Mom’s values were strong. We didn’t have much materially. We rarely got a treat. Saving money was #1. But that was great on so many levels. Mom would say, “Isn’t it wonderful we have all our bills paid, and we don’t owe one person?” So the stage was set for gratitude. Any gift we received was extremely appreciated.
I remember asking Mom why thank you notes were so important. She said, “My friends took time, effort and money to send you this gift. They were thinking of you. You matter to them. You need to let them know you are grateful. It is the right thing to do.” I remember that, as if it were yesterday. She didn’t say much, my dear Mom, but when she did, it was important to me.
Good news for me as a kid, Mom had some financially well-heeled friends in Philadelphia where she had attended business school. They had all worked together at a bank and were dear friends. They had no kids. Mom had come off the farm in Delaware. Although she was petrified of attending school in Philly, but she borrowed money from the only family relative with money, her strict aunt, and off she went. These worldly city gals took Mom under their generous, lovely wings. She even went to live with one friend after her aunt accused her of coming in late and using too much toilet paper. Ever so humble, Mom was mortified. She didn’t even date, for Pete’s sake! But she was grateful for her opportunity.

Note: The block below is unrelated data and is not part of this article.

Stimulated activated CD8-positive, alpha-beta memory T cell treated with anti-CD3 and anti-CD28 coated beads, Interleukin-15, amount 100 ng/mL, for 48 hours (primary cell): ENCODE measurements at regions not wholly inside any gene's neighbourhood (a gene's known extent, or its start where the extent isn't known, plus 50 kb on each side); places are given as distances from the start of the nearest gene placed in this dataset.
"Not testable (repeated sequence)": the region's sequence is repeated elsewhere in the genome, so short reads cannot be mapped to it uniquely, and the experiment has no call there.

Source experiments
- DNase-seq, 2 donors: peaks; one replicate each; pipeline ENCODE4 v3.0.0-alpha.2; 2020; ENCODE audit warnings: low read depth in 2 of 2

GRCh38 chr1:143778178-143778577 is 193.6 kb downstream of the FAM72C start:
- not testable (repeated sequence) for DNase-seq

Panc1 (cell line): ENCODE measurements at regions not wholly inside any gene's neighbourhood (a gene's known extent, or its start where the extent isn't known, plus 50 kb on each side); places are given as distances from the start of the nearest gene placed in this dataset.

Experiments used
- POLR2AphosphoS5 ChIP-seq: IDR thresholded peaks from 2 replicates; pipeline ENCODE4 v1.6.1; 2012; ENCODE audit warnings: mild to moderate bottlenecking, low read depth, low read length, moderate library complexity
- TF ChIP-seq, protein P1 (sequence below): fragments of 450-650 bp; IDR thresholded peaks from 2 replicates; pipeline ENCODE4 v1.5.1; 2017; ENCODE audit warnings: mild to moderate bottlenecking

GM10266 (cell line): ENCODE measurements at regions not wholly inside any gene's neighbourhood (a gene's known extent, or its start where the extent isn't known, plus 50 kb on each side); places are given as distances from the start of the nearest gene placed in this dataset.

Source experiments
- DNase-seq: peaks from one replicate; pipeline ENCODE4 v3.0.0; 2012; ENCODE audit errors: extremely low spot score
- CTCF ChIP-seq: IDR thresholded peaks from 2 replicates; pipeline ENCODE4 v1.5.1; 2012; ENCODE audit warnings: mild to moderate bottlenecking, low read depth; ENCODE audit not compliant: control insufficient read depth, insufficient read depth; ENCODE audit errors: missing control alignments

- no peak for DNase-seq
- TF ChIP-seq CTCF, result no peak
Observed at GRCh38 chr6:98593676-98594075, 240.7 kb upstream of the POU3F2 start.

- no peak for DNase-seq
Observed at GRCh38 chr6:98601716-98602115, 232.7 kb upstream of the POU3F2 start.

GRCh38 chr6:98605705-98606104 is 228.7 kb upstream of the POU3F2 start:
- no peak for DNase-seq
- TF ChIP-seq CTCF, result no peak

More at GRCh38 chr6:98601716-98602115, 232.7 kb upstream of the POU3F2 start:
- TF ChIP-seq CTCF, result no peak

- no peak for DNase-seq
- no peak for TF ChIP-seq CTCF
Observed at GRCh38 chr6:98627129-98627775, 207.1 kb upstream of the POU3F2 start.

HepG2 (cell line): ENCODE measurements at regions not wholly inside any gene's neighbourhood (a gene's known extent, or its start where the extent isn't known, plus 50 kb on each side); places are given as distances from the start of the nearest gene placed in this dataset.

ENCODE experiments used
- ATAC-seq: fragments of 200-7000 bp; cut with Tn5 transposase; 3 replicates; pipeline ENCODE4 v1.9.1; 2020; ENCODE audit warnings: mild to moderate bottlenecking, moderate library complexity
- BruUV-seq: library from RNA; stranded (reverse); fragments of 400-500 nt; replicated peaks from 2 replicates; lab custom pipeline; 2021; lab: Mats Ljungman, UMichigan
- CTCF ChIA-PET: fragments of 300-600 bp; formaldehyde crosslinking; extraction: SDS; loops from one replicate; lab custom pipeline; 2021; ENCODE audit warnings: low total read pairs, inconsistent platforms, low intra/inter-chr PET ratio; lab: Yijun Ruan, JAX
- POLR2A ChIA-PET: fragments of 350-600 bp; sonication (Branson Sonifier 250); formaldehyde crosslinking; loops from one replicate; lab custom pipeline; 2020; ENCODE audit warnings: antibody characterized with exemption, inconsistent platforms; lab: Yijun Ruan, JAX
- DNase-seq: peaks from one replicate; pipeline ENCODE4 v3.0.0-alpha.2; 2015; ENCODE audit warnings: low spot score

Mom was always happy when one of her Philly friends came to visit us. She had these friends her whole life. She outlived them all. For birthdays, Christmases, and when they came to visit, my sister and I got fancy gifts. I loved Lillian, Anne, and Frances, and I treasured their generous gifts, too. They were always store wrapped in stunning thick paper with real material ribbon I saved. Too beautiful to unwrap…almost!
Today’s kids/young adults, in my humble opinion, have often been raised with too much materially.
Maybe small things don’t matter because they have so many big things. Perhaps gifts are not that special. Instead, what used to be thought of as unique and special are now considered everyday necessities. But really, a $600. iphone? Yes would be the answer many teens/young people I know would answer. One told me, “My phone is my life. My parents know that. I have to have it to keep my friends. They know I need it to be safe.” Ok, I get this, but a new iphone with every innovation?